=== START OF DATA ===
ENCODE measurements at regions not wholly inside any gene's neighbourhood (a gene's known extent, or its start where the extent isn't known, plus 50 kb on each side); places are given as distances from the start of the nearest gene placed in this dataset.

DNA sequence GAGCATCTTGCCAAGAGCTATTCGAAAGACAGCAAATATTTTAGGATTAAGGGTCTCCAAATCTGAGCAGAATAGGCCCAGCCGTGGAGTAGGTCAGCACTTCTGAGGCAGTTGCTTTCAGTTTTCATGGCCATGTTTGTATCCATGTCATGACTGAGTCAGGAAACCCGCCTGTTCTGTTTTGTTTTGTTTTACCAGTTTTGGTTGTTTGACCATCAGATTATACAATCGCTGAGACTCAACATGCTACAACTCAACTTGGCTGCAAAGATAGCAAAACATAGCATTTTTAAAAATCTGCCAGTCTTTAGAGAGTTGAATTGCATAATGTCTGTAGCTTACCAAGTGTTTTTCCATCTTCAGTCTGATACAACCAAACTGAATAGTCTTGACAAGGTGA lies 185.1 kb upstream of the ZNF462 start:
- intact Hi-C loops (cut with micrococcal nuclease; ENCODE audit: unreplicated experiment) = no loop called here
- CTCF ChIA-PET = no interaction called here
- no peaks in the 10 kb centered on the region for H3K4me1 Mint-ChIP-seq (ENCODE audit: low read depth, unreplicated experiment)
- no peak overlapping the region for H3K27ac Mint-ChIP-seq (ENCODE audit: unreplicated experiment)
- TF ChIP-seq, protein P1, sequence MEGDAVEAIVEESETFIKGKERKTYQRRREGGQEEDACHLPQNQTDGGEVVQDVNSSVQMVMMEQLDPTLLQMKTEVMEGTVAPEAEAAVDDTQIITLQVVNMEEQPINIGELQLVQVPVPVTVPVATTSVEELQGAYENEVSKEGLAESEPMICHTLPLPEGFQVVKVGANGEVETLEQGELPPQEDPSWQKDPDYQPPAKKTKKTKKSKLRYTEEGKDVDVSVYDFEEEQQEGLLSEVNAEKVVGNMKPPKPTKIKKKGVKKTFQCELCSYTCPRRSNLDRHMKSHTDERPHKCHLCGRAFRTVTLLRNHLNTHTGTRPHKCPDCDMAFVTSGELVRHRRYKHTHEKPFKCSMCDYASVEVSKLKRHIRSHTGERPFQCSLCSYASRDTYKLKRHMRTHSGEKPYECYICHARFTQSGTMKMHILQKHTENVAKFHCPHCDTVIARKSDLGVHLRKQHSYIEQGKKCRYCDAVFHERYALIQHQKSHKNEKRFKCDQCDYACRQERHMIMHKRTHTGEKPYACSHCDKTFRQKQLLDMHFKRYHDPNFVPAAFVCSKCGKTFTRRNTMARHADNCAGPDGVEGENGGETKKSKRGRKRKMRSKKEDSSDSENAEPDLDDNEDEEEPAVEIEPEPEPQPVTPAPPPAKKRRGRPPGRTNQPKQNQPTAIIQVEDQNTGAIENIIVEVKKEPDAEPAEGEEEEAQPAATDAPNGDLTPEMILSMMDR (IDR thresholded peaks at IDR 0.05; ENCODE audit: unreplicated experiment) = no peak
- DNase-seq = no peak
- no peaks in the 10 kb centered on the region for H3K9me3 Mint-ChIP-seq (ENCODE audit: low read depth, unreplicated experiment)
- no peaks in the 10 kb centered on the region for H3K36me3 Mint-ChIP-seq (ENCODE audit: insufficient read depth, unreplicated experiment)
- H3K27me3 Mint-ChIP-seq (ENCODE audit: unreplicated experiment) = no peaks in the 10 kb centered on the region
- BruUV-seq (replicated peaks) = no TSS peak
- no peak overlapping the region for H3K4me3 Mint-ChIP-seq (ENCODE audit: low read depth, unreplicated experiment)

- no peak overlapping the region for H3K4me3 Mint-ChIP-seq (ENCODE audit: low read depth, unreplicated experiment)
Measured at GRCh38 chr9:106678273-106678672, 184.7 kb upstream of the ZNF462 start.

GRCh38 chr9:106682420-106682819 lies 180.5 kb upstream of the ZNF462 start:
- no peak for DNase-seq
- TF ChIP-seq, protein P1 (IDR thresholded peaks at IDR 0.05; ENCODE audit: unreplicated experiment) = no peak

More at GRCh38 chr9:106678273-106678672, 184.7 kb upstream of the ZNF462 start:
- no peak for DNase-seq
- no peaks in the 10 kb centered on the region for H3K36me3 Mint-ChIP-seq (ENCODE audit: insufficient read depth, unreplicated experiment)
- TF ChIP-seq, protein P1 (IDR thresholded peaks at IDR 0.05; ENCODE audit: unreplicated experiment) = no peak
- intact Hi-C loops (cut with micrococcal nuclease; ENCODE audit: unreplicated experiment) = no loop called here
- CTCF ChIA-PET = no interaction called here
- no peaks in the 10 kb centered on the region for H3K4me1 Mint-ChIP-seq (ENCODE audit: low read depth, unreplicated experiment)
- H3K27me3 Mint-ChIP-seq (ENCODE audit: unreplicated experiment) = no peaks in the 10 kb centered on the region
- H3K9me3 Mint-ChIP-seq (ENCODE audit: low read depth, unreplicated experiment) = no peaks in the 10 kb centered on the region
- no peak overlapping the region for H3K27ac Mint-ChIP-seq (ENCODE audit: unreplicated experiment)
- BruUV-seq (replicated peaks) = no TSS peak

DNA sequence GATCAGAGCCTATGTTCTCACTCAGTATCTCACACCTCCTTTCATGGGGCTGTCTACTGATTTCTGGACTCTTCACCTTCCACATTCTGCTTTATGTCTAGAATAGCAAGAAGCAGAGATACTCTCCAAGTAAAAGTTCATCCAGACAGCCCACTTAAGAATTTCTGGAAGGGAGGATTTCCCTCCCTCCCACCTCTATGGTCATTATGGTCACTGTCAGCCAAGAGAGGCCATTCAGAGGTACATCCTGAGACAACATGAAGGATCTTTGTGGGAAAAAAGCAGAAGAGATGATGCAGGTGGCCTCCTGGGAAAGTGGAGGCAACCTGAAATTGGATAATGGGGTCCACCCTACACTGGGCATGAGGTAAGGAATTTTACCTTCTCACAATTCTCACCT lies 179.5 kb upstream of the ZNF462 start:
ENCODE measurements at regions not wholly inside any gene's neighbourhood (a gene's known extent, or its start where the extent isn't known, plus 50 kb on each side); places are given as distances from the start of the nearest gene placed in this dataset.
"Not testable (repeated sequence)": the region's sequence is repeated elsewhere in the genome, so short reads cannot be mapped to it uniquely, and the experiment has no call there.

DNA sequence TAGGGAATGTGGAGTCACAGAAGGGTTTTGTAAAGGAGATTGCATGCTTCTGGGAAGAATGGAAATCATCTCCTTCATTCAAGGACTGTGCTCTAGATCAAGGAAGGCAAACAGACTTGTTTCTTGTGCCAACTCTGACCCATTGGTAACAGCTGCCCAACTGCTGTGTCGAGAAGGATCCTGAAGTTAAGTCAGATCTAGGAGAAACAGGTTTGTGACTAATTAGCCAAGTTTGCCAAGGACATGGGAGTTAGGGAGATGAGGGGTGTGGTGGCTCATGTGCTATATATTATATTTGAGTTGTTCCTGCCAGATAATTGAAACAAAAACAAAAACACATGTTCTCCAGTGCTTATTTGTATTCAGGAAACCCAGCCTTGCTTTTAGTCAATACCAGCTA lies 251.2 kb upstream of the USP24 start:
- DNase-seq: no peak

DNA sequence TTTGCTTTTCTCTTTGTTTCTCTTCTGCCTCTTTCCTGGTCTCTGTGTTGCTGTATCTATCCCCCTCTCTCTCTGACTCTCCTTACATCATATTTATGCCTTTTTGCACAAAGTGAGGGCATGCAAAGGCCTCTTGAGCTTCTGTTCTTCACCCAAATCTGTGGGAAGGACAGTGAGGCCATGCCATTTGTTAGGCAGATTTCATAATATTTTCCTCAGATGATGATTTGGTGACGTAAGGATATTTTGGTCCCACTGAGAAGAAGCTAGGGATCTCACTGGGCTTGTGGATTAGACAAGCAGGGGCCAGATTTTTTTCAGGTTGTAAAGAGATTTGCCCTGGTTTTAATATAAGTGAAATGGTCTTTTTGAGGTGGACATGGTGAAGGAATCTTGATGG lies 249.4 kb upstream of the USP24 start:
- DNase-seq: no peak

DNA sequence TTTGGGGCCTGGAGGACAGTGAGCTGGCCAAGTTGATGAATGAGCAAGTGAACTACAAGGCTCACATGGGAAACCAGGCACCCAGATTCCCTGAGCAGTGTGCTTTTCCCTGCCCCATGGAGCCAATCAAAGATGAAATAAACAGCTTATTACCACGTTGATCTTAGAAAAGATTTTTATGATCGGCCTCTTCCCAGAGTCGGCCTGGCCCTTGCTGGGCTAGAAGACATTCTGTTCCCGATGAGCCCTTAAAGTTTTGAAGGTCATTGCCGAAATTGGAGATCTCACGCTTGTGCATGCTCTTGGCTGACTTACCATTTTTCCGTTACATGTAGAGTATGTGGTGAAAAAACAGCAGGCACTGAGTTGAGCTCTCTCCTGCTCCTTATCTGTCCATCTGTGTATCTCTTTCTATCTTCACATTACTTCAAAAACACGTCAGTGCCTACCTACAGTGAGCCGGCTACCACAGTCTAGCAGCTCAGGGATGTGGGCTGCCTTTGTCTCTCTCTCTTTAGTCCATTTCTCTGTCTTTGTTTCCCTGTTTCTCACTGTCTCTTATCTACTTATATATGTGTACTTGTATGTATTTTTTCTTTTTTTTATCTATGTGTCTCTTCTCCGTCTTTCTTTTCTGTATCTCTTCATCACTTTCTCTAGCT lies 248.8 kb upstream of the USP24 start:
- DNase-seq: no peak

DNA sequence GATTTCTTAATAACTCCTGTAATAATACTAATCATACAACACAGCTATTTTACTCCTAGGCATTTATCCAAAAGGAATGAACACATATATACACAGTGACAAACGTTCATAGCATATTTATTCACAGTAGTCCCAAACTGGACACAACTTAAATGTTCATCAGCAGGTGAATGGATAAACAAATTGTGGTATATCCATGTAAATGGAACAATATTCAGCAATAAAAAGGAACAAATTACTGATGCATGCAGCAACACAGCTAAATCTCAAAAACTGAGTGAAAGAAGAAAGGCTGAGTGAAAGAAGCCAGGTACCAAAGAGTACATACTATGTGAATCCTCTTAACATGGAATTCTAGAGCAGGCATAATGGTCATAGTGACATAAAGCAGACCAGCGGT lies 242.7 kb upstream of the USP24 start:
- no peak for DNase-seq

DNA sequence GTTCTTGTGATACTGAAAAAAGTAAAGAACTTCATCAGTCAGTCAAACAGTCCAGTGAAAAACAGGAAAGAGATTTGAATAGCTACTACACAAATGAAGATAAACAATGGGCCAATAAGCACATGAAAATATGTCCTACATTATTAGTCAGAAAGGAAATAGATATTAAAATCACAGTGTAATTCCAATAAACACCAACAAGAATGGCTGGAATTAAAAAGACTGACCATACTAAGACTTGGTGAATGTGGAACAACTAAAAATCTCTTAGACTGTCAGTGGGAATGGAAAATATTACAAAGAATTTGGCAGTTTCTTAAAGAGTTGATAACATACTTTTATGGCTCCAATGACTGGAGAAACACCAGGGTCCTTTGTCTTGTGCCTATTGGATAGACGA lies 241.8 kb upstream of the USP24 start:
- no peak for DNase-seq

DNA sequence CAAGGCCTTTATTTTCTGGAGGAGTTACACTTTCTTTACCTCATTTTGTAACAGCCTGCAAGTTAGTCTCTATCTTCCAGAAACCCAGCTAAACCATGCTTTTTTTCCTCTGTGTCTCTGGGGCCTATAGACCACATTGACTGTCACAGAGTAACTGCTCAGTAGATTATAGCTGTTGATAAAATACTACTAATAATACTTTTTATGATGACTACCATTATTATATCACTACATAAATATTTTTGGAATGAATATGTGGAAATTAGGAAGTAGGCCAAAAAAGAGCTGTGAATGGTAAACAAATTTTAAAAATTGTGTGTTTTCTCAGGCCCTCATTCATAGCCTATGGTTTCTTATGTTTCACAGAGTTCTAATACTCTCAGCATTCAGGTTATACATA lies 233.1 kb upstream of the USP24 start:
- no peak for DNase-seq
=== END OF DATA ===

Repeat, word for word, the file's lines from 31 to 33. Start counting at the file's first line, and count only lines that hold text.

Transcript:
ENCODE measurements at regions not wholly inside any gene's neighbourhood (a gene's known extent, or its start where the extent isn't known, plus 50 kb on each side); places are given as distances from the start of the nearest gene placed in this dataset.
"Not testable (repeated sequence)": the region's sequence is repeated elsewhere in the genome, so short reads cannot be mapped to it uniquely, and the experiment has no call there.

DNA sequence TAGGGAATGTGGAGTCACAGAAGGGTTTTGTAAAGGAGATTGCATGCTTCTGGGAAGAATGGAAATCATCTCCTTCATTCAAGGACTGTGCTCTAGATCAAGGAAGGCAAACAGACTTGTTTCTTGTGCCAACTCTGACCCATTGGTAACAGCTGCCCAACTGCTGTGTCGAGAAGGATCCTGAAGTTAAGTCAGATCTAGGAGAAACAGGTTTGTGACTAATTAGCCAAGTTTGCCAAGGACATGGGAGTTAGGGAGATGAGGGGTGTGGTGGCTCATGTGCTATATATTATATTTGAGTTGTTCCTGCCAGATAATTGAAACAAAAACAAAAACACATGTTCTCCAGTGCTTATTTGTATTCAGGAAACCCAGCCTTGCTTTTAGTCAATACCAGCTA lies 251.2 kb upstream of the USP24 start: